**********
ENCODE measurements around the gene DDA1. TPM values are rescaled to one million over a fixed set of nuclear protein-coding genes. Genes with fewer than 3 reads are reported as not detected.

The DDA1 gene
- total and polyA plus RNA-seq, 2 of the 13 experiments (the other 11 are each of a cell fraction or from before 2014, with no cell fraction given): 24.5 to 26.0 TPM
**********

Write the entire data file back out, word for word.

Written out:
ENCODE measurements around the gene DDA1. TPM values are rescaled to one million over a fixed set of nuclear protein-coding genes. Genes with fewer than 3 reads are reported as not detected.

The DDA1 gene
- total and polyA plus RNA-seq, 2 of the 13 experiments (the other 11 are each of a cell fraction or from before 2014, with no cell fraction given): 24.5 to 26.0 TPM